Nash, Laura, and Howard Stevenson. "Success That Lasts." R0402H. Harvard Business Review 82, no. 2 (February 2004): 102–109.
    7. Ethical Universals in Practice: An Analysis of Five Principles

      Keywords: Ethics; Practice; Theory;

      Citation:

      Moldoveanu, M. C., and H. H. Stevenson. "Ethical Universals in Practice: An Analysis of Five Principles." Journal of Socio-Economics 28, no. 1 (1999).
    8. We Create Entrepreneurs

      Keywords: Entrepreneurship;

      Citation:

      Stevenson, H. H. "We Create Entrepreneurs." Success 42, no. 7 (September 1995).
    9. The Power of Predictability

      Keywords: Forecasting and Prediction;

      Citation:

      Stevenson, H. H., and M. C. Moldoveanu. "The Power of Predictability." Harvard Business Review 73, no. 4 (July–August 1995).
    10. Power

      Citation:

      Stevenson, H. H. "Power." Success 41, no. 5 (June 1994).
    11. The Mind-Style of the Entrepreneur

      Keywords: Entrepreneurship;

      Citation:

      Warshaw, M., and H. H. Stevenson. "The Mind-Style of the Entrepreneur." Success 40, no. 3 (April 1993).
    12. Trust, Uncertainty, and Profit

      Keywords: Trust; Profit; Risk and Uncertainty;

      Citation:

      Bhide, A. V., and H. H. Stevenson. "Trust, Uncertainty, and Profit." Journal of Socio-Economics 21, no. 3 (fall 1992): 191–208.
    13. Co-operative Strategies-The Payoffs and the Pitfalls

      Keywords: Strategy;

      Citation:

      Jarillo, J. C., and H. H. Stevenson. "Co-operative Strategies-The Payoffs and the Pitfalls." Long Range Planning 24, no. 1 (February 1991).
    14. Why Be Honest If Honesty Doesn't Pay?

      Citation:

      Bhide, A. V., and H. H. Stevenson. "Why Be Honest If Honesty Doesn't Pay?" Harvard Business Review 68, no. 5 (September–October 1990): 121–129.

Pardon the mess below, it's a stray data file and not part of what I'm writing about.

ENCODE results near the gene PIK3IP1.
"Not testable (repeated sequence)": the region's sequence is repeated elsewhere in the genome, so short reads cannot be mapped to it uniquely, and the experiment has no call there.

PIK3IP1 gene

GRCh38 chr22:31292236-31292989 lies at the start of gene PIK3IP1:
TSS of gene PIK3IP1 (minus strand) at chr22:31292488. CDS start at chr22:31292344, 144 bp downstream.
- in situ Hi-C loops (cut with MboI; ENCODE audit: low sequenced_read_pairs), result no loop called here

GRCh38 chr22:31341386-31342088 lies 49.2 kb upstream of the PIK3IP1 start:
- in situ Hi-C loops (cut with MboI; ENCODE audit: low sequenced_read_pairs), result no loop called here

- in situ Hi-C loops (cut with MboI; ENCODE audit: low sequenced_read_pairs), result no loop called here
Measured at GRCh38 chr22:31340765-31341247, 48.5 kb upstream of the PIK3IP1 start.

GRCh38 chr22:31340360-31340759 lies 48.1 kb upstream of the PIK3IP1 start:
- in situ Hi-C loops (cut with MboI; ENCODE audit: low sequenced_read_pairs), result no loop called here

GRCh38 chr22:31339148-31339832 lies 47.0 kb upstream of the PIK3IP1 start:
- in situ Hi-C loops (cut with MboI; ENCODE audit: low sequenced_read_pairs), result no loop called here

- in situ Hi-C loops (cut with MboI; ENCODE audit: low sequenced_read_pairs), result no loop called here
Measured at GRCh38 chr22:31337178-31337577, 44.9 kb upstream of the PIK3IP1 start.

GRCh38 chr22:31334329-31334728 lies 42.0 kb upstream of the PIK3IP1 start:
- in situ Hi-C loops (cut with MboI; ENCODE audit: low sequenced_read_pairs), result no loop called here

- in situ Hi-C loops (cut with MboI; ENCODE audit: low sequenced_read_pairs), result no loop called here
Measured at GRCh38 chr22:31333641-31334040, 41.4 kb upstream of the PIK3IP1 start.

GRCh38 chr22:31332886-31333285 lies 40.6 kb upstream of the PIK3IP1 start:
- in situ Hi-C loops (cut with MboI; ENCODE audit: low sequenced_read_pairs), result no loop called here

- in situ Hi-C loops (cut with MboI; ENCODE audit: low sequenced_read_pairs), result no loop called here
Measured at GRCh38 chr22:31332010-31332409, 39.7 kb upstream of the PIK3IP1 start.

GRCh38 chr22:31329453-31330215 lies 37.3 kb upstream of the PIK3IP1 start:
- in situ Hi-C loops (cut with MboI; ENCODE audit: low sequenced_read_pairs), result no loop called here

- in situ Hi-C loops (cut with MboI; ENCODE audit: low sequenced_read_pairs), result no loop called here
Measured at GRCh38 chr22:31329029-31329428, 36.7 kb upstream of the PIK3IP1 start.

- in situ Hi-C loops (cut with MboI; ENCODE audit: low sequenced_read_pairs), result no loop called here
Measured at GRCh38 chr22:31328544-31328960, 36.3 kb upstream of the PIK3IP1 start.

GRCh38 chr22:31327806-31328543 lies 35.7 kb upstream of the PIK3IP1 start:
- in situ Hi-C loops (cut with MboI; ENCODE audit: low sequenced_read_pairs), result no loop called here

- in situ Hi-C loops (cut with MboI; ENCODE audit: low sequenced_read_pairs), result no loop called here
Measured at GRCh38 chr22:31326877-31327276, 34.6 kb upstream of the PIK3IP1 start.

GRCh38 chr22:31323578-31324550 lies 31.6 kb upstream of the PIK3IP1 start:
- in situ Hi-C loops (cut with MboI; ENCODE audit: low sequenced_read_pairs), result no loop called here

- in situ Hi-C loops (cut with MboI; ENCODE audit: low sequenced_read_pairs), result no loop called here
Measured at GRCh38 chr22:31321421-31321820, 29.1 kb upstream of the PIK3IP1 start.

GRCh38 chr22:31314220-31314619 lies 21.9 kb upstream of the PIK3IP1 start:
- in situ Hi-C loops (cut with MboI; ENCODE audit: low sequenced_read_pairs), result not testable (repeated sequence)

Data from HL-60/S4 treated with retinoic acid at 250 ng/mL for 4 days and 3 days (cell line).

15. A Paradigm of Entrepreneurship: Entrepreneurial Management

      Keywords: Entrepreneurship; Management;

      Citation:

      Stevenson, H. H., and J. C. Jarillo-Mossi. "A Paradigm of Entrepreneurship: Entrepreneurial Management." Strategic Management Journal 11 (summer 1990): 17–27.
    16. Entrepreneurial Management's Need for a More 'Chaotic' Theory

      Keywords: Entrepreneurship; Management; Theory;

      Citation:

      Stevenson, H. H., and S. Harmeling. "Entrepreneurial Management's Need for a More 'Chaotic' Theory." Journal of Business Venturing 5, no. 1 (January 1990): 1–14.
    17. Capital Market Myopia

      Keywords: Capital; Markets;

      Citation:

      Sahlman, William A., and Howard H. Stevenson. "Capital Market Myopia." Journal of Business Venturing 1, no. 1 (winter 1985): 7–30. (Reprinted as Chap. 3 in The Entrepreneurial Venture, edited by William A. Sahlman, Howard H. Stevenson, Michael J. Roberts and Amar Bhide, 35-64. Boston: Harvard Business School Press, 1999.)

    Book Chapters

    1. Entrepreneurial Management: In Pursuit of Opportunity

      Keywords: Entrepreneurship; Management Style; Opportunities;

      Citation:

      Stevenson, H. H., and T. M. Amabile. "Entrepreneurial Management: In Pursuit of Opportunity." In The Intellectual Venture Capitalist: John H. McArthur and the Work of the Harvard Business School, 1980-1995, edited by T. K. McCraw and J. L. Cruikshank. Boston: Harvard Business School Press, 1999.
    2. The Power of Predictability

      Keywords: Forecasting and Prediction;

      Citation:

      Stevenson, H. H., and Mihnea Moldoveanu. "The Power of Predictability." In The Quest for Loyalty: Creating Value Through Partnership, edited by Fred Reichheld. Boston: Harvard Business School Press, 1996.
    3. Entrepreneurship: A Definition Revisited

      Keywords: Entrepreneurship;

      Citation:

      Hart, M. M., H. H. Stevenson, and J. Dial. "Entrepreneurship: A Definition Revisited." In Frontiers of Entrepreneurship Research, 1995: Proceedings of 15th Annual Entrepreneurship Research Conference, edited by W. Bygrave. Babson Park, MA: Babson College, 1996.
    4. Entrepreneurs and the Next Generation, Management Advantages and Challenges in a Family Business

      Keywords: Corporate Entrepreneurship; Family Business;